The supply and demand for SOA and BPM tools and implementors is way out of wack. On the tool side there are way too many vendors and products and you will continue to see the big guys like IBM, BEA, Oracle, HP, and Microsoft go shopping. The implementor side has a different twist to it. There are many niche players who have staffs that range from 100 to 1000 people. These companies have been implementing SOA and BPM before they became the hottest topic since Paris Hilton's jail sentence. Now that the demand is so high, they are having problems staffing up.
I work at a medium sized company. We have been looking for a partner to help model our current and future state processes for a few areas in our business. The big guys like Accenture, IBM, and Bearing Point turned us down because the contract was too small. The medium sized companies are turning us down because they are out of resources. We had a bad experience with a boutique vendor on our first business process assessment so we are staying away from the small guys.
Our SOA partners are extremely busy and in high demand. We have over 20 projects that we need help with and we want to work on three or four of them at a time. They will soon be out of resources. So where am I going with this?
Everyone already knows that there will be mass consolidation as BPM and SOA pure players get gobbled up by the the billion dollar companies. The pure players are having problems competing against the stack players because more companies are using BPM and SOA together. What is not being talked about is the consolidation of the implementors. Accenture, Bearing Point, and others are going to start buying many of these niche players so they can go after the mid market dollars. The niche players are going to need to expand at rates that they can't manage. I am not a wall street analyst but something tells me that there is a lot of money to be made if you own stock in the right niche player.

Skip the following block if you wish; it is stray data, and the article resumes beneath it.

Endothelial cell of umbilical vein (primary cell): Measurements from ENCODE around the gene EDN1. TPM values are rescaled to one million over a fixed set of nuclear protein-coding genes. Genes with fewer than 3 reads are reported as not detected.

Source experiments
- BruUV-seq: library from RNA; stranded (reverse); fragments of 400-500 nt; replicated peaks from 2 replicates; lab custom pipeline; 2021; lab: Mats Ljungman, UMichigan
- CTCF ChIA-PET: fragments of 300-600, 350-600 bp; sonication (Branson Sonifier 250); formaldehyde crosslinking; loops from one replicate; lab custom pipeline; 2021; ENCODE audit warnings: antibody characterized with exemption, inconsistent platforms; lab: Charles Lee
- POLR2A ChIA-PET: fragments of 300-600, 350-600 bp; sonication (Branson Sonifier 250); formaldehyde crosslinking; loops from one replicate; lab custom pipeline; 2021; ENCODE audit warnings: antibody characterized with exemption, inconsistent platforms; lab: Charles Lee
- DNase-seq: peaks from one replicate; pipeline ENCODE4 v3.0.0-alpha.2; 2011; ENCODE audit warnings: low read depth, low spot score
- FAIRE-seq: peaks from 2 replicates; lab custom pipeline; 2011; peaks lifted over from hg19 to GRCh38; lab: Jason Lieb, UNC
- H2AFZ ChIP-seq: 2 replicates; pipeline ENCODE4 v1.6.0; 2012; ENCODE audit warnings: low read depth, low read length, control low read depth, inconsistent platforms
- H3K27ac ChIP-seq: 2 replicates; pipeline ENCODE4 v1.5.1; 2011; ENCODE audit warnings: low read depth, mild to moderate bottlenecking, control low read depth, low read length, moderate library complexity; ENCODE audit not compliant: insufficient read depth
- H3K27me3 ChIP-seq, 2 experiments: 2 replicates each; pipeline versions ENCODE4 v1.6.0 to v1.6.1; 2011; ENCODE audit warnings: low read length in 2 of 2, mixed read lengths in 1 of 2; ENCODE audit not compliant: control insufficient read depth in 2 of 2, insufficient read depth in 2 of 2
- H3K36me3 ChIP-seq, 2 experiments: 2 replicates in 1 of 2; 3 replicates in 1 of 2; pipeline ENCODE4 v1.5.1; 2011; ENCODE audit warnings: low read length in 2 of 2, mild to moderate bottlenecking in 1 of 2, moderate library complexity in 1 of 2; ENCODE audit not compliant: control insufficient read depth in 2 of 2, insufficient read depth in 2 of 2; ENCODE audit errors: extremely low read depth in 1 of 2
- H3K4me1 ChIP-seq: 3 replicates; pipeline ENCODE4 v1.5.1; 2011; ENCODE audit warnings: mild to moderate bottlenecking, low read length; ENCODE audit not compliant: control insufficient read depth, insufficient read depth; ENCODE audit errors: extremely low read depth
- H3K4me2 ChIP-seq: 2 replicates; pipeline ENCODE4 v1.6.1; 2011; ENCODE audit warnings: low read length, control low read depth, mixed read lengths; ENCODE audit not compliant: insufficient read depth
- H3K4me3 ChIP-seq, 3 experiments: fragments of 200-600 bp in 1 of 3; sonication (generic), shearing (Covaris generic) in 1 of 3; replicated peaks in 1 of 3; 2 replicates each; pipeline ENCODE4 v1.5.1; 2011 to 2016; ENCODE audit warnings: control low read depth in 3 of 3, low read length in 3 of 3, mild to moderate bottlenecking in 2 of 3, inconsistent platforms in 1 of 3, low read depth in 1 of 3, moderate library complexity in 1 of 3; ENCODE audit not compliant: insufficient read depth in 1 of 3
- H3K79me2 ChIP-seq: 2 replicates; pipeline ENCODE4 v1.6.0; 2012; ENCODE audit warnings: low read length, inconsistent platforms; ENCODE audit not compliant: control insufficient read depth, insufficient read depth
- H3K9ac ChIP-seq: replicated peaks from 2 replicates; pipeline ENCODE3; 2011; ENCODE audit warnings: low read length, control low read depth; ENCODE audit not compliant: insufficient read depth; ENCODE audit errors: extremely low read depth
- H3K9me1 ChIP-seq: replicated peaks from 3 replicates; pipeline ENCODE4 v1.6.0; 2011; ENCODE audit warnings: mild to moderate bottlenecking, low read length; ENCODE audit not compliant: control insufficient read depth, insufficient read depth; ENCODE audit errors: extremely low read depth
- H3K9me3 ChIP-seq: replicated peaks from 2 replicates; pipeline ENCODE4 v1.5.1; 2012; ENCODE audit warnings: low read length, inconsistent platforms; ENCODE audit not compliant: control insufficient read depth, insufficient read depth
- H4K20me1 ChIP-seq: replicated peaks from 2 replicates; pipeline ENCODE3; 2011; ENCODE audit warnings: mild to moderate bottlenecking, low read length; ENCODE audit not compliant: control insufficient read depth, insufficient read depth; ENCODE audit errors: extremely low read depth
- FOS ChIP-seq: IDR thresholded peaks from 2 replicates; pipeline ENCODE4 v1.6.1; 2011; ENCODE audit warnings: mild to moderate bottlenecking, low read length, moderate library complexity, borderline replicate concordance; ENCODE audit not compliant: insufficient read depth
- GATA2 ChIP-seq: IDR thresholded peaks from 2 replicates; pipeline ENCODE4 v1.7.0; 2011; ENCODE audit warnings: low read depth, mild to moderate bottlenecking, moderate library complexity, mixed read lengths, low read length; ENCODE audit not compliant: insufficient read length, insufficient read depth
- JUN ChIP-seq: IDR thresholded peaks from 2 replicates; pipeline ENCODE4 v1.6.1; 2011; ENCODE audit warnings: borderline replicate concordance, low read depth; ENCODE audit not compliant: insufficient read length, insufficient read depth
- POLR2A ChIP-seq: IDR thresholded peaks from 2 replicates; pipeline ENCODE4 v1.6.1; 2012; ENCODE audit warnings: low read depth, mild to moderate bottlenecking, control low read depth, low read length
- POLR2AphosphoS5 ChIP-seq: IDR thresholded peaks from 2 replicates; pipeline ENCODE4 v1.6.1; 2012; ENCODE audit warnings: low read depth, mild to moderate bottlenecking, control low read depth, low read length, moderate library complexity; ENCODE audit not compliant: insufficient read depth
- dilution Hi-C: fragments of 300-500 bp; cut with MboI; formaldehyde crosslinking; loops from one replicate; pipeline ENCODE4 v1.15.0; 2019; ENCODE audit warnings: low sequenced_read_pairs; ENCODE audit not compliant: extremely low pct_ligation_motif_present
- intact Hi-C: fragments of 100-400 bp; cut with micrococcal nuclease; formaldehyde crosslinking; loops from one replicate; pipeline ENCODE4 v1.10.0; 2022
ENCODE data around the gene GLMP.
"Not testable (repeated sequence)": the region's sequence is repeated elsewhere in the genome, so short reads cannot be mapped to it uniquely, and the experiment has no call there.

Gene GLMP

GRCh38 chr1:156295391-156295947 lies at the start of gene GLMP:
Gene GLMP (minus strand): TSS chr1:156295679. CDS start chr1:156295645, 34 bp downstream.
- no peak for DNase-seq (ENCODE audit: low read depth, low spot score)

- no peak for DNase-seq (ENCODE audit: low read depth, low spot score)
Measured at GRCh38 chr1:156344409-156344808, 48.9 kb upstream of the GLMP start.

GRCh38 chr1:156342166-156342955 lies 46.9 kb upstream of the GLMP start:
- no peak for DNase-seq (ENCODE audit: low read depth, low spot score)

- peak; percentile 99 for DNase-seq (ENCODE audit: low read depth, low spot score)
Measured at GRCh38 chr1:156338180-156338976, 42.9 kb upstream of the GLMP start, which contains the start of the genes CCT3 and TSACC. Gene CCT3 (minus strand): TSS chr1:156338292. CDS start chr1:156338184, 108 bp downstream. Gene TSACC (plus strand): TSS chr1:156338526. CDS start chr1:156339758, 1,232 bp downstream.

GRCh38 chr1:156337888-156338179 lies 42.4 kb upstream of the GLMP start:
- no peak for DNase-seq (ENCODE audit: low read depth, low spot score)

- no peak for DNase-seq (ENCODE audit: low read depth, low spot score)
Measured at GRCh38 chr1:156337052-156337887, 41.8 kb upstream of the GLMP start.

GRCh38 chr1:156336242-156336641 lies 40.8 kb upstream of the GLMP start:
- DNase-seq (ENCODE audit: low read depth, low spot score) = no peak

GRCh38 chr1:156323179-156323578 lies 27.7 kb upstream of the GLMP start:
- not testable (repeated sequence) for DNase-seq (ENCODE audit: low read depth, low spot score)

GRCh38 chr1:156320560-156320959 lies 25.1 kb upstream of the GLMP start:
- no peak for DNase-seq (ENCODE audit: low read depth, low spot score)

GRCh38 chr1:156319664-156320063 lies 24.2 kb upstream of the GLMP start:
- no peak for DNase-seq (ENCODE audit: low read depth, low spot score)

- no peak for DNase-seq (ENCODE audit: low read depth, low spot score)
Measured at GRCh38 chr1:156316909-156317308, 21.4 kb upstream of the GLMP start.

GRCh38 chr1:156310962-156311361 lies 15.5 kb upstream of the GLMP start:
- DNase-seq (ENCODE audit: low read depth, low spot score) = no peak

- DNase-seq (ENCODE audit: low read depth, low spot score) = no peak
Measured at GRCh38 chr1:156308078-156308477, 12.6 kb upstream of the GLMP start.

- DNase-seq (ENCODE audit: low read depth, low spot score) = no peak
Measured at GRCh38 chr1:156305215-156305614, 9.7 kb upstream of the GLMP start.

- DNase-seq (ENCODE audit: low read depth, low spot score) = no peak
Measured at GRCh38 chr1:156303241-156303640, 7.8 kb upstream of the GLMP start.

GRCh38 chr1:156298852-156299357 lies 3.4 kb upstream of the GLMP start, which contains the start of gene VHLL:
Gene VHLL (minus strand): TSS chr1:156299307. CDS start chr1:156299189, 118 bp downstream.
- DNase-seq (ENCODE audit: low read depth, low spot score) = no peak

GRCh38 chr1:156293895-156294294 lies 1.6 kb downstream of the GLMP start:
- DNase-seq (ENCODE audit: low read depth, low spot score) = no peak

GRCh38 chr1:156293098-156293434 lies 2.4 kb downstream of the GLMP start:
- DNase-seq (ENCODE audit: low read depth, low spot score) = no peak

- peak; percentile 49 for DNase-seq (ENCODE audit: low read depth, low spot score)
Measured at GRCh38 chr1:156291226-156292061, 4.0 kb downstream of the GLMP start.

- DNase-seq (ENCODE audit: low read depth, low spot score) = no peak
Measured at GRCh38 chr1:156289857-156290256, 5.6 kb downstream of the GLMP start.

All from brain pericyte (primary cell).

Another trend that I am seeing is private equity companies buying up successful companies with plenty of cash flow. Look at Doubleclick. Hellman and Friedman bought them in July '05 and sold them for more then a billion in profits in April of '07. I can see this trend happening in the SOA and BPM consulting space. Private equity firms like H&F can buy these companies at a decent price, cut out the fat, stream line the operations, and flip them to the big industry leaders as they start competing for these types of companies. Look at the crazy shopping sprees that Google, Yahoo, and Microsoft are in the midst of. They are overpaying on many Web 2.0 startups just to beat their competitors to the punch. I believe that this same trend might happen in the next year or two in the SOA/BPM implementation space.
I would like to hear from those of you that work as consultants in BPM and SOA. Am I on to something or am I way off track?
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